In Memory

Kenneth Strong

Kenneth Strong

Kenneth P. Strong, longtime PlayMakers Repertory Company actor and dramatic art professor at his alma mater, the University of North Carolina at Chapel Hill, died Tuesday (Jan. 12, 2010) after a long battle with cancer.

He had appeared with PlayMakers, UNC’s professional theater company in residence, since 1979, having been in more than 50 productions. Most recently he was seen in “Pericles,” “Amadeus” and as the Aviator in PlayMakers’ 2007 holiday production of “The Little Prince.” Strong is also remembered for roles in “God’s Man in Texas,” “King Lear,” “Art” and “Death of a Salesman,” among others.  

Tom Quaintance directed Strong in “The Little Prince,” a classic story with the creed “It’s only with the heart that one can see rightly.”

“Ken embodied that so sincerely,” Quaintance said. “The whole production had a spirit behind it that was unlike any other I’ve ever done.”

Ray Dooley, PlayMakers company member and professor in UNC’s department of dramatic art, said Strong “radiated love to everybody that knew him. When the history of PlayMakers is written, he will hold a place of honor.”

Strong appeared on Broadway in “Inherit the Wind” with George C. Scott, Off-Broadway in “Easter ” with the New York theater company Naked Angels, as Atticus in “To Kill a Mockingbird” at Syracuse Stage and, as Mitch in the Intiman Theatre (Seattle) production of “A Streetcar Named Desire.”

He was also seen on television shows including “Law & Order,” “Matlock,” “In the Heat of the Night” and “Spin City.” Strong appeared in films including “Cold Sassy Tree.”

Strong earned a bachelor’s degree in 1979 and master’s in fine arts in 1983, both from UNC. 

Upon completing their graduate studies, Strong and his wife, Kee, worked at the Alliance Theatre in Atlanta, where Ken appeared in main-stage productions of  “Julius Ceasar ,” “Hamlet”  and “The Passion of Dracula.” He was a company member of the Alliance Theatre Children’s Theatre and created unforgettable characters including Long John Silver, Wilber the Pig, Don Quixote and The Emperor in “The Emperor and the Nightingale.” He also completed nine film and TV projects in just 18 months in and around Atlanta.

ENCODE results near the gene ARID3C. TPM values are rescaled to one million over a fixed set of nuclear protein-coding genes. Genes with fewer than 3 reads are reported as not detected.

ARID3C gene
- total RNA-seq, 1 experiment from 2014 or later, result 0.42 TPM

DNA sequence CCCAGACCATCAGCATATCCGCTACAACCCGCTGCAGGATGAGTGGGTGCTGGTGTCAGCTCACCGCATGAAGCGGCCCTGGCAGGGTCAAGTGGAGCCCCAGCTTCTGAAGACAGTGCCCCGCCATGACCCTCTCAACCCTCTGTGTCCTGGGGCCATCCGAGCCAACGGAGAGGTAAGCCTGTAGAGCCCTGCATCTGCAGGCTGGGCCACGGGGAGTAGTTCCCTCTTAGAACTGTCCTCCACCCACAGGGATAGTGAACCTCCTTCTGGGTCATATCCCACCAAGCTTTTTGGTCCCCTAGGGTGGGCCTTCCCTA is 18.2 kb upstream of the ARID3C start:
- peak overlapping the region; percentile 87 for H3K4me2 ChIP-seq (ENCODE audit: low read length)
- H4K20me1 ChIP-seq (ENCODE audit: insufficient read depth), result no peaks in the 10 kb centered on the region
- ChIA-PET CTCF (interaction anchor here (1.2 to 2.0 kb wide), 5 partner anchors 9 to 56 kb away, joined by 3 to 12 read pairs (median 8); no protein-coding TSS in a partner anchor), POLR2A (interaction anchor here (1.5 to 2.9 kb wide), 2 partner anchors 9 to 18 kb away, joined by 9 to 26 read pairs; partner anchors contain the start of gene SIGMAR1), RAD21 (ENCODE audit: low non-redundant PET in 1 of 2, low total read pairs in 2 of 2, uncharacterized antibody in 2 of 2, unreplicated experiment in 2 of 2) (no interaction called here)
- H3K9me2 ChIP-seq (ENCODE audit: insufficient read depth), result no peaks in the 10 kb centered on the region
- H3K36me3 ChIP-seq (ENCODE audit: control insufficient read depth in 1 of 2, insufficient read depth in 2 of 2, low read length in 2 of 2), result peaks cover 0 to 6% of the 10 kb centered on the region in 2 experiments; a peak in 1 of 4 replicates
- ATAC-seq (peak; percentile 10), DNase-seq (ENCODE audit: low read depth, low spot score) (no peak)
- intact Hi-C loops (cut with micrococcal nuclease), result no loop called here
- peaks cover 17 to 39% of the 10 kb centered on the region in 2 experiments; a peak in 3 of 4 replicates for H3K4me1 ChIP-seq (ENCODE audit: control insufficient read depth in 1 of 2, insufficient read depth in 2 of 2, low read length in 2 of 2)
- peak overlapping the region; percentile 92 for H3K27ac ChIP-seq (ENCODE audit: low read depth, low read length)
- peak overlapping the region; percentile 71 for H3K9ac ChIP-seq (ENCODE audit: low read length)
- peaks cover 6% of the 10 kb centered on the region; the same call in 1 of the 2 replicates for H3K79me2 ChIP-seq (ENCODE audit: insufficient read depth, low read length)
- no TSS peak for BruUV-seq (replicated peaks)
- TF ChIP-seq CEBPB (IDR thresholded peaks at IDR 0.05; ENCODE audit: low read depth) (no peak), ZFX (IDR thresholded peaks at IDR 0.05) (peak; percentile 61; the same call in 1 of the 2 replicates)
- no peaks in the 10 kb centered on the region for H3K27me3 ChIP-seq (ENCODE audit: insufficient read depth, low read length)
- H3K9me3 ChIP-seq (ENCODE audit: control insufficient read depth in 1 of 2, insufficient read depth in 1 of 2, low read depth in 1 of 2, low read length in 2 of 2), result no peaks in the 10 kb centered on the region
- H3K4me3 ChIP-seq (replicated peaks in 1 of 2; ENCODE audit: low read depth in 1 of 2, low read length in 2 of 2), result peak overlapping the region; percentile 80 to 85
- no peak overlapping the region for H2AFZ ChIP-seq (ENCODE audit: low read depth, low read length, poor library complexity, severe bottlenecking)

Strong was a native of Fayetteville, where Bo Thorp, artistic director of Cape Fear Regional Theatre, asked him to found a theater school in conjunction with Cape Fear. He named it THE STUDIO and set about the business of teaching and shaping young lives, which he went on to do as a faculty member in the UNC department of dramatic art.

UNC senior Sarah Peck first met Strong when he taught her freshman acting course. “He was as fearless an actor as he was a person who famously told anyone who was willing to listen that he loved them,” she said.

He is survived by his wife, Kee Strong, of Durham; his mother, Sara Strong, father, John Strong, and brother, Richard Strong, all of Fayetteville; father-in-law Jack Fortes of DeLand, Fla; and brother-in-law Scott Fortes of Talking Rock, Ga.

A memorial gathering will be held in the Paul Green Theatre at UNC’s Center for Dramatic Art on Country Club Road at 1 p.m. Monday (Jan. 18, 2010). In lieu of flowers, the family has requested that donations be made in Strong’s name to The Preston Robert Tisch Brain Tumor Center at Duke University Medical Center.